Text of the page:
“Reducing waiting times will require new solutions, more equipment, new facilities and more staff to help diagnose people quickly as part of an effective and efficient planned care service,” said Mrs Morgan.

‘A long time and a lot of hard work’

The plans will also see diagnostic testing done away from traditional hospital settings, in primary and community care settings.

Two community diagnostic centres are due to be developed this year, with plans for more by the end of this Senedd term.

“Unfortunately waiting times and waiting lists have grown during the pandemic and will take a long time and a lot of hard work,” the health minister added.

“We are committed to working with our fantastic NHS to ensure no-one waits longer than a year for treatment in most specialities by spring 2025.”

Clinical director for planned care at Hywel Dda health board Ken Harris said building work on two new specialist day-surgery facilities is due to finish soon.

Ken Harris

Mr Harris has said that prior to the pandemic the health board was set to meet national targets, but the pandemic “dismantled” that, leaving them with large waiting lists.

“About 75% of patients waiting for surgery can go through a day surgical route, so a facility like this will have a significant impact on a large number of patients who are currently waiting for surgery,” he said.

‘The end of an era’

He added that general surgeries such as hernias, gallstones, gynae and urology will be carried out at these facilities, as well as some orthopaedic operations.

“It’s not the end of the health service, but we are looking at the end of an era,” he said, adding: “We’re not looking back at the normal nine-to-five, Monday to Friday that maybe we did before the pandemic.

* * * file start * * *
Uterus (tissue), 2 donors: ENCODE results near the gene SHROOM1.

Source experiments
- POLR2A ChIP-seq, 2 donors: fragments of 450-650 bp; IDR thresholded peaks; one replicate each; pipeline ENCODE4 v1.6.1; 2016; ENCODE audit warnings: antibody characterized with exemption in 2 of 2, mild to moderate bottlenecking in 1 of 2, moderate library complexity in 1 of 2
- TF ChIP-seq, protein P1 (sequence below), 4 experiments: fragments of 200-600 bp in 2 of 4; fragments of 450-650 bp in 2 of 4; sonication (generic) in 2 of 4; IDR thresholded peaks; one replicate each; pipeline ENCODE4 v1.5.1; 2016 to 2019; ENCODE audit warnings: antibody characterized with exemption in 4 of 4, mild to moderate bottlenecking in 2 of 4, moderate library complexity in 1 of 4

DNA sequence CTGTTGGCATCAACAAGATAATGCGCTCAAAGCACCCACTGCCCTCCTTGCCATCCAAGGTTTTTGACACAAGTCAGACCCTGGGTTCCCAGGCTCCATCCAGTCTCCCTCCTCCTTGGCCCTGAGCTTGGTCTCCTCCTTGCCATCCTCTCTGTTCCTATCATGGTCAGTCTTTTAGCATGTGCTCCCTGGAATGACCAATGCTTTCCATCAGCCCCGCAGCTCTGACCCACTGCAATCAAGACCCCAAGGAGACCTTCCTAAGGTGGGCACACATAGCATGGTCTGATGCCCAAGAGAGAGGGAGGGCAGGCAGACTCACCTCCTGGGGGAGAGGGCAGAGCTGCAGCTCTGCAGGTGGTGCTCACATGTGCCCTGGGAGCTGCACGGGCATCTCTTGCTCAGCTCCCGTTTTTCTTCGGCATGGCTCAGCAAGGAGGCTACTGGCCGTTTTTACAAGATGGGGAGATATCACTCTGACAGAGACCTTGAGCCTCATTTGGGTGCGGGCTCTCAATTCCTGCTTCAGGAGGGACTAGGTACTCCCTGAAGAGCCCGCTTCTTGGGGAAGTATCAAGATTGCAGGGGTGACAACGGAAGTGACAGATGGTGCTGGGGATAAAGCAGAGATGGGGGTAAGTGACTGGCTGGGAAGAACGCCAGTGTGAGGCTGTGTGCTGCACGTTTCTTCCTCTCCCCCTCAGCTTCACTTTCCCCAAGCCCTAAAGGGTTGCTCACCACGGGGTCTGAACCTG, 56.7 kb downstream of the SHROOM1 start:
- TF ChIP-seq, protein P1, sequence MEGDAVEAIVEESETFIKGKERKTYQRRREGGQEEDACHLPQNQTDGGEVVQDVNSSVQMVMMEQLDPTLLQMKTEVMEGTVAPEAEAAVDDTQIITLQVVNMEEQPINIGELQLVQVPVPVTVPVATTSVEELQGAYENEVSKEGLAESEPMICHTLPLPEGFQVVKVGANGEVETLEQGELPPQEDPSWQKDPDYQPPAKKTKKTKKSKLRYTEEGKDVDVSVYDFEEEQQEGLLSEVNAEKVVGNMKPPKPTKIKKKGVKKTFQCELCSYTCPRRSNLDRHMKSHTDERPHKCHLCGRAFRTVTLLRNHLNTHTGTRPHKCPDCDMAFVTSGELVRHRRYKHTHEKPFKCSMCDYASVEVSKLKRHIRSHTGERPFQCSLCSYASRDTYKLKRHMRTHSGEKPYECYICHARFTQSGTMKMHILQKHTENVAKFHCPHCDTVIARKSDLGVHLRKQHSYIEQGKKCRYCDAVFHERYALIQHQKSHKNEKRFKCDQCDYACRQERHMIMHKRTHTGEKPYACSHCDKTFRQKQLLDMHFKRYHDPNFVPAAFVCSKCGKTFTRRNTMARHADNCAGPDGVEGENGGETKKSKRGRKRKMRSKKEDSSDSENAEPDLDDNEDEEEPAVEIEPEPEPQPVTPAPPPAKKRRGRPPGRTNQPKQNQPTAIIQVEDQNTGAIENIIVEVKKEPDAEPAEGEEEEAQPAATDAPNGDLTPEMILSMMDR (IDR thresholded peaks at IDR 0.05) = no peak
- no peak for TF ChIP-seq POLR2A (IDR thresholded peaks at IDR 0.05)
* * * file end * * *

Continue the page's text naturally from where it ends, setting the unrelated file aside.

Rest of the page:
“We’re looking at extended days, six or seven-day working so we can maximise the efficiency – but obviously how we can achieve that is largely dependent on how we can recruit and retain staff.

“There are significant problems with recruiting, retaining and maintaining staff.”

Associate director of the Royal College of Nursing in Wales Nicky Hughes said: “We know there are lots of people in need and we know that over the pandemic those needs have got worse and people are living their lives in pain.

“We’re seeing lots of money being pledged but what we’re not seeing is how that’s going to be achieved.”

‘Nurses in poverty’

She added: “We’ve still got over 1,700 vacancies and we don’t see that increasing or decreasing at the moment it just seems to be static.

“We also know that people are exhausted and burnt out and some people have chosen to leave the profession.

“We’ve got nurses who are living in poverty – they’re the only breadwinner in the family, so pay is an issue.”

Welsh Conservative MS Russell George, the shadow health minister, said: “Labour’s mismanagement of our NHS predates the COVID-19 with waiting times doubling in the year before the pandemic.

“For years, Welsh Conservatives have been calling on the Labour government in Cardiff Bay to tackle the crisis in our NHS.

“We need to be assured that this plan is more than just a sticking plaster to cover deep rooted issues.”

Plaid Cymru’s spokesperson for health and care Rhun ap Iorwerth MS said: “What the NHS in Wales needs is a plan that looks at every aspect of the patient journey through the health and care sector.

“This has to start with increased focus on prevention, to reduce the number of people who are seeking health care in the first place.

“It’s also not clear if government are taking any additional steps to address the severely depleted workforce across health and care.

“The fact that new targets are to be set is welcome, but we’ll have to assess the level of ambition and firmly hold the government to account to ensure targets are met.”